Audacity of its 'design'
Road Test Blocks
Pretty much everything about it
There is something about the DFSK Loadhopper that doesn’t quite sit well with a UK audience. During our test drive, many fingers were pointed and some laughter was heard in our general direction, but given the demise of the minivan, the Loadhopper’s silhouette is an uncommon sight.
Of course the startling resemblance this Chinese import’s front end bears to older products from a certain Bavarian car manufacturer may have contributed to the sniggers, but coincidental similarities aside, it is still a fairly ugly and unusual creation. Imported by Swindon based Vestatec, the UK Loadhopper range is made up of single-cab, double-cab, tipper and panel van models, the latter of which is tested here with a 1-litre petrol engine.
Priced at just £8,495 (some £3000 less than the next most affordable van in it’s “class” the Peugeot Bipper), there are understandably some compromises; the Loadhopper is powered by a pathetically feeble (and extremely noisy) 1-litre petrol engine, producing just 52hp and 78Nm of torque. Performance, as a result, is virtually non-existent, but what little power generated is delivered through a five-speed manual gearbox to the rear-wheels.
The Loadhopper’s centre of gravity is quite high, and the traction afforded by the skinny tyres doesn’t inspire confidence. Fast cornering therefore requires faith and courage, but when done smoothly (no easy task with the light and woolly steering) can be bizarrely rewarding. Straight-line speed is an issue, unless you want to wear ear defenders and wring the Loadhopper’s neck, but around town, and when not in a hurry, the Loadhopper is comfortable tottering about.
The suspension setup is fairly firm, and little difference is made with or without payload, but the DFSK rides out the bumps with a minimum of fuss. It is arguably its finest point, but still not close to an acceptable level of comfort. It all sounds fairly negative, but in truth it is still a decent van, and you get a lot of capacity for your money. With a loadspace measuring 1,940mm x 1,300mm x 1,210mm in length, width and height, there is 3.2m3 of load volume and a maximum payload potential of 548kg in the ply-lined rear deck. The well being of the driver, however, should not be overlooked, and unfortunately the DFSK has little to be optimistic about.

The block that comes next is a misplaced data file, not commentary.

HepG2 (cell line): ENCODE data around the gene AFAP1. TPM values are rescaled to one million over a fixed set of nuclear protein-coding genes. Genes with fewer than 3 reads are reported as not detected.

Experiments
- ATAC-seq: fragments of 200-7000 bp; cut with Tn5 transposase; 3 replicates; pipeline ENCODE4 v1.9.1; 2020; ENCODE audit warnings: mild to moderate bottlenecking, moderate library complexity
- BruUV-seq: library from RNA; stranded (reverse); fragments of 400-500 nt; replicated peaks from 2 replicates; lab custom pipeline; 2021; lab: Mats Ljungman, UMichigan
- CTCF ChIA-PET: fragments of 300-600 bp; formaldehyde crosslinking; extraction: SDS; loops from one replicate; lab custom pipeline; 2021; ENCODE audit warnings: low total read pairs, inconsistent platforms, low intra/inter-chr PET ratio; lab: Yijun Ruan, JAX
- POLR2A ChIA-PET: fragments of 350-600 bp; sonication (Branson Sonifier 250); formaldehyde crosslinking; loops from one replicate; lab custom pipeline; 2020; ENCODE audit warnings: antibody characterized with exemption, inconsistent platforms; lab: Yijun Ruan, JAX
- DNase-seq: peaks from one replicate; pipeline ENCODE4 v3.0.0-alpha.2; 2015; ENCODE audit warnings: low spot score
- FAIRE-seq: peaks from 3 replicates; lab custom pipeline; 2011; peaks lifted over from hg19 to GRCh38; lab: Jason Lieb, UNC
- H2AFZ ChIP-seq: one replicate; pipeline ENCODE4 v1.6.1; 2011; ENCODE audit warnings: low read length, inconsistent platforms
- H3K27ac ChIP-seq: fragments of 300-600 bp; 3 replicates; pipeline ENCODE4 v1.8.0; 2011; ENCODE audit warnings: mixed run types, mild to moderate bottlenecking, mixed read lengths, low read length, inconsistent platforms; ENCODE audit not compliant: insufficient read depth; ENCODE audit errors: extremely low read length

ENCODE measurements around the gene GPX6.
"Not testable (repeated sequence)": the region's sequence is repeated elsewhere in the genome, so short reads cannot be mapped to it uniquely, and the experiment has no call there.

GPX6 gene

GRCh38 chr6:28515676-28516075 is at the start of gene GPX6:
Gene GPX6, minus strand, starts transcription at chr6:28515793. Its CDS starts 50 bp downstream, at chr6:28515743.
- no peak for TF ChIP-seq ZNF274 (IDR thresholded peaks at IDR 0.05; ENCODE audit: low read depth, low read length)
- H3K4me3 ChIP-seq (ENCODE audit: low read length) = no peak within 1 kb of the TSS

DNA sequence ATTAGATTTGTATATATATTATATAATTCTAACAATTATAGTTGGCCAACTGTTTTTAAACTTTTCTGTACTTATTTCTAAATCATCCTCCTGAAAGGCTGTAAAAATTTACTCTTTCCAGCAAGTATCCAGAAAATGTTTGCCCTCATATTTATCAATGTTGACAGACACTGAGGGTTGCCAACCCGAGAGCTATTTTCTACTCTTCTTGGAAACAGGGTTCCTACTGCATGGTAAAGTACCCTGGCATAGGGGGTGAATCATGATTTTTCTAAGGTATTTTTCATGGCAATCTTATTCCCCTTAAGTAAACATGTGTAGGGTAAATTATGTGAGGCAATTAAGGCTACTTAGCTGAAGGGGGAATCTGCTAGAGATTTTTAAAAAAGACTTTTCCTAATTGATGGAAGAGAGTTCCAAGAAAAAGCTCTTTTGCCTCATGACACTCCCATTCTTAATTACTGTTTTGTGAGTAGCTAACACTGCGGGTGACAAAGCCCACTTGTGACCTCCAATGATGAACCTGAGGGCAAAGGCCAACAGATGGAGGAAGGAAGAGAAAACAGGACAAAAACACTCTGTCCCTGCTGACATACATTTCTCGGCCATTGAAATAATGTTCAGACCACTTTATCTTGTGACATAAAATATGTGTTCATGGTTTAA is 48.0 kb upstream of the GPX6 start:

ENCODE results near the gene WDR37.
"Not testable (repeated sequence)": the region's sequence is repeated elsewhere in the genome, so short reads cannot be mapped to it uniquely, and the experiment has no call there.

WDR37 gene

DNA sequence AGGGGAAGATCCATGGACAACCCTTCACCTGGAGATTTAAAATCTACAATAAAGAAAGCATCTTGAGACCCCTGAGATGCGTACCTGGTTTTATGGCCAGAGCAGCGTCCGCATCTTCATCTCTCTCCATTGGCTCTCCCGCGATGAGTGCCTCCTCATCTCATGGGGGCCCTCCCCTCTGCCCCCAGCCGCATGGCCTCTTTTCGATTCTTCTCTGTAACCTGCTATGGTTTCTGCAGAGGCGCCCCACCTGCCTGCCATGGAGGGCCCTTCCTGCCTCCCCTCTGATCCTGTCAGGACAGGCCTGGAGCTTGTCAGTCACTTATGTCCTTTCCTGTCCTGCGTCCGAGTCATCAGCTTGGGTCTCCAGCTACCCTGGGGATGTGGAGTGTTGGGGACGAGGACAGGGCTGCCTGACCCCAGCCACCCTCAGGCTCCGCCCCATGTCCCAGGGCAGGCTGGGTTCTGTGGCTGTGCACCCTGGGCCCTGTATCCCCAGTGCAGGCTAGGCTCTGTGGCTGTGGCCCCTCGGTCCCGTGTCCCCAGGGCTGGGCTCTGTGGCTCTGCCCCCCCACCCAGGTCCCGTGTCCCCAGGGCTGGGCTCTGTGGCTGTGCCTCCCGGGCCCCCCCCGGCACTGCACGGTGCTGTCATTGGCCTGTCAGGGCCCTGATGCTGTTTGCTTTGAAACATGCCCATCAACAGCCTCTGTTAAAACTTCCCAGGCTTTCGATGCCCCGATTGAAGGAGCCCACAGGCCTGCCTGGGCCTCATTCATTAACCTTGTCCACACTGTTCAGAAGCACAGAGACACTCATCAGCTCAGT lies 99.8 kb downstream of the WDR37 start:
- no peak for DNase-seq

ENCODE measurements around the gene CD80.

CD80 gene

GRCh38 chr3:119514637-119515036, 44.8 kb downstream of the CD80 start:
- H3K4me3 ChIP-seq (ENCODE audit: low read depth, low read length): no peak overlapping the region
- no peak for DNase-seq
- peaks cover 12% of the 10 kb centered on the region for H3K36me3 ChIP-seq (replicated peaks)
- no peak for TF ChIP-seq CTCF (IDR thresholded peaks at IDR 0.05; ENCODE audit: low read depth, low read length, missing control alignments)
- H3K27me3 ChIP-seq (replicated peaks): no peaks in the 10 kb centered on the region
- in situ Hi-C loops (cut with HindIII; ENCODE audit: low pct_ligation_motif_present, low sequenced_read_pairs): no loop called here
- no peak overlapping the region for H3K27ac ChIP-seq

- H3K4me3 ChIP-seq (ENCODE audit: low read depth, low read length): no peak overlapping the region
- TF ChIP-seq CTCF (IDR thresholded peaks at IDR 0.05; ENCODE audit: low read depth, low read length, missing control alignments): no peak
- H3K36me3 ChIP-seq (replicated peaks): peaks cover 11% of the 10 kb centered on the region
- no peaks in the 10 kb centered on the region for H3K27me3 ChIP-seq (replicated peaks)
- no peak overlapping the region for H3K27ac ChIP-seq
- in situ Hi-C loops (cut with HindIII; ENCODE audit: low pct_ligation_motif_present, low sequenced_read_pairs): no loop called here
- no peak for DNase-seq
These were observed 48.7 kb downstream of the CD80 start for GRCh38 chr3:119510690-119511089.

The quality of the interior is reflected in the price, and is made of what you might think are typically Chinese plastics - perhaps best reserved for the abundance of robust consumer electricals manufactured in the country. However, it feels strong enough to withstand a tough working life, and at this price that is all you can expect. There is a decent radio – which you’ll need to drown out the noise – an engine immobiliser and central locking, but material quality and comfort are lacking in every aspect. Although the seat can be moved a good distance from the wheel it is basic in the extreme, and isn’t properly aligned with the pedals and steering wheel.
Visibility through the wing mirrors above town speed can also be very difficult due to wobbling, and the lack of a wiper blade on the glazed rear window doesn’t help the view to the rear either in winter conditions. Nevertheless, we can see a market for the Loadhopper in small communities where journey times are short and requirements basic. But, as a modern van for the modern metropolis it falls drastically short, and on the motorway it is entirely inappropriate.
It’s too noisy, and the driver feels too vulnerable, but we are sure this won’t be the situation with Chinese vans for long. The unusual pressings on the loadspace’s body panels are perhaps prophetic of a van that will one-day emerge. The Loadhopper is a rough diamond that will, one-day, come good.